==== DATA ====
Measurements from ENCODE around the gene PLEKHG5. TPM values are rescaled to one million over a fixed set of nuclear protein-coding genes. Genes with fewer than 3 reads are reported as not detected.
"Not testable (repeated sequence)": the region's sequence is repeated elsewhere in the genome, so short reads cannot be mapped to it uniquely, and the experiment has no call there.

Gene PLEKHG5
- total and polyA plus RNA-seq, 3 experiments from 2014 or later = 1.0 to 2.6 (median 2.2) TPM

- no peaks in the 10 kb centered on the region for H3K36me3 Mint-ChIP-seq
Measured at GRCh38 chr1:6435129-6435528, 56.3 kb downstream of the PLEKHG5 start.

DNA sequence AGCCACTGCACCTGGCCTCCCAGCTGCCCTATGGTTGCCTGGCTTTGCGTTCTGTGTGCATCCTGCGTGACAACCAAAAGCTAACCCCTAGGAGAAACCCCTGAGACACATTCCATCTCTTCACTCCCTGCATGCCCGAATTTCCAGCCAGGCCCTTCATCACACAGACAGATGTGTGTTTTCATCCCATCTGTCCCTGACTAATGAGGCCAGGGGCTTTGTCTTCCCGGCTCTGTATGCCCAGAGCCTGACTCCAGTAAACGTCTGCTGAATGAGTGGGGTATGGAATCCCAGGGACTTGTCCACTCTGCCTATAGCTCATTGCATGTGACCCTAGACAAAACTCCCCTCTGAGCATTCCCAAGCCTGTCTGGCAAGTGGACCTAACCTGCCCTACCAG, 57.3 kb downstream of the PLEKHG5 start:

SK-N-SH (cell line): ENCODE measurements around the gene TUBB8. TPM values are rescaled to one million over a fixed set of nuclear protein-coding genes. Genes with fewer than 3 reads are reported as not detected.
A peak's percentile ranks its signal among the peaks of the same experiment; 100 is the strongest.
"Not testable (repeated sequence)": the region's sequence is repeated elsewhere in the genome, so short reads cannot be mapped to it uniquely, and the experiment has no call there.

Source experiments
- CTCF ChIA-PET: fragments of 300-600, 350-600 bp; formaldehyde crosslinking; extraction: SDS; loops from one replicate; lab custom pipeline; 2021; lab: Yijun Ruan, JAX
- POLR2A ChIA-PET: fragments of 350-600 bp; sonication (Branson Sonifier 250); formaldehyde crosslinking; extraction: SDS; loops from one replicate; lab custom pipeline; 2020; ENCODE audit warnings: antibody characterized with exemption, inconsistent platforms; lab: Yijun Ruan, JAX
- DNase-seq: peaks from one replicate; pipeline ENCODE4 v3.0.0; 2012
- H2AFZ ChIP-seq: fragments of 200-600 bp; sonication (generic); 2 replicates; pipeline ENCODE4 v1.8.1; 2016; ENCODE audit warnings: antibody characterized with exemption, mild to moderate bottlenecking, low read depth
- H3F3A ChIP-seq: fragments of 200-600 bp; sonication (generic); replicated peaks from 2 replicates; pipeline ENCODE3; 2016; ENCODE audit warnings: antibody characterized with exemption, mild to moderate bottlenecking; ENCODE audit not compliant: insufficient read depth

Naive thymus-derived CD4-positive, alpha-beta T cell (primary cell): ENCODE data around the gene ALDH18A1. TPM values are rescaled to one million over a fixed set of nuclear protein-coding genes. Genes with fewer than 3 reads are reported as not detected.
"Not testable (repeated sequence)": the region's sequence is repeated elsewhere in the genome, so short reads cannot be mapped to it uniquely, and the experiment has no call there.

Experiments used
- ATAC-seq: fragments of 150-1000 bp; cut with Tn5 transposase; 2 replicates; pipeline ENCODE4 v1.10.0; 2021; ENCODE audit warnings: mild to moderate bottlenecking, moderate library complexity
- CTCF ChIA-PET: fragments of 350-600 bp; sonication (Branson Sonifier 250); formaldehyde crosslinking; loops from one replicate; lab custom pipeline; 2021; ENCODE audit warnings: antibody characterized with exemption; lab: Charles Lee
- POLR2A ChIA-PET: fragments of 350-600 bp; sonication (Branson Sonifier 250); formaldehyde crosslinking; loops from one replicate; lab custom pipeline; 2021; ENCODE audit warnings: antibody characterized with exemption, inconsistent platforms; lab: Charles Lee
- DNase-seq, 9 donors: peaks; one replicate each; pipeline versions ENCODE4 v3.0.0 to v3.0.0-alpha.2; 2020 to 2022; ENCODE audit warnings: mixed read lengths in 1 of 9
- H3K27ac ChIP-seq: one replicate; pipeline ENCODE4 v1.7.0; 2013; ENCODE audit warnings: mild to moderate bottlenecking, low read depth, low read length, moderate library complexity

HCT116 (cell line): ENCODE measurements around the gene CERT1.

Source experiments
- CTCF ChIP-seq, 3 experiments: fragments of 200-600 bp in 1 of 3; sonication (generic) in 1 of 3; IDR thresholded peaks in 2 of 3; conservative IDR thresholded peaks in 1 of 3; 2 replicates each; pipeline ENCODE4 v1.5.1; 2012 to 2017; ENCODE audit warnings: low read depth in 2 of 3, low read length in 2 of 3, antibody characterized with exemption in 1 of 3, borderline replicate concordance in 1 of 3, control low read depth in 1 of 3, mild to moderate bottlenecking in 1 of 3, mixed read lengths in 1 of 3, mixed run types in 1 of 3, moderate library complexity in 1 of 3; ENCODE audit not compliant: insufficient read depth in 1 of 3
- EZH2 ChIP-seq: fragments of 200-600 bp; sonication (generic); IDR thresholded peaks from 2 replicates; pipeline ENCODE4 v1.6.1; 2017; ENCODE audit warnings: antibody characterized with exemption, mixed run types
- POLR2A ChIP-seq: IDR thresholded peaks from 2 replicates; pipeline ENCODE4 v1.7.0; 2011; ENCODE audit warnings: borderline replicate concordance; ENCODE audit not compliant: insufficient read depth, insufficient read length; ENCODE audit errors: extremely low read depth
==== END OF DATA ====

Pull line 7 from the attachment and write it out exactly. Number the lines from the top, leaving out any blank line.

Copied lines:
DNA sequence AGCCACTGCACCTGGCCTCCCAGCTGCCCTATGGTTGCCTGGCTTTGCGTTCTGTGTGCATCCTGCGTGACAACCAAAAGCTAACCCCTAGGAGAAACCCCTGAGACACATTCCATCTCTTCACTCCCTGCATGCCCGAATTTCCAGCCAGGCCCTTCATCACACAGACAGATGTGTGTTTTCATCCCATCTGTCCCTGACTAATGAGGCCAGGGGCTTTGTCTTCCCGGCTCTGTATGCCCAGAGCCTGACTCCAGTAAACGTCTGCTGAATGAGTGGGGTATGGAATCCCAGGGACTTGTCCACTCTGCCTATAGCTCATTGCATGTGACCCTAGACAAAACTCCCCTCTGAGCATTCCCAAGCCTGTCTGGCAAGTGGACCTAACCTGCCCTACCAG, 57.3 kb downstream of the PLEKHG5 start: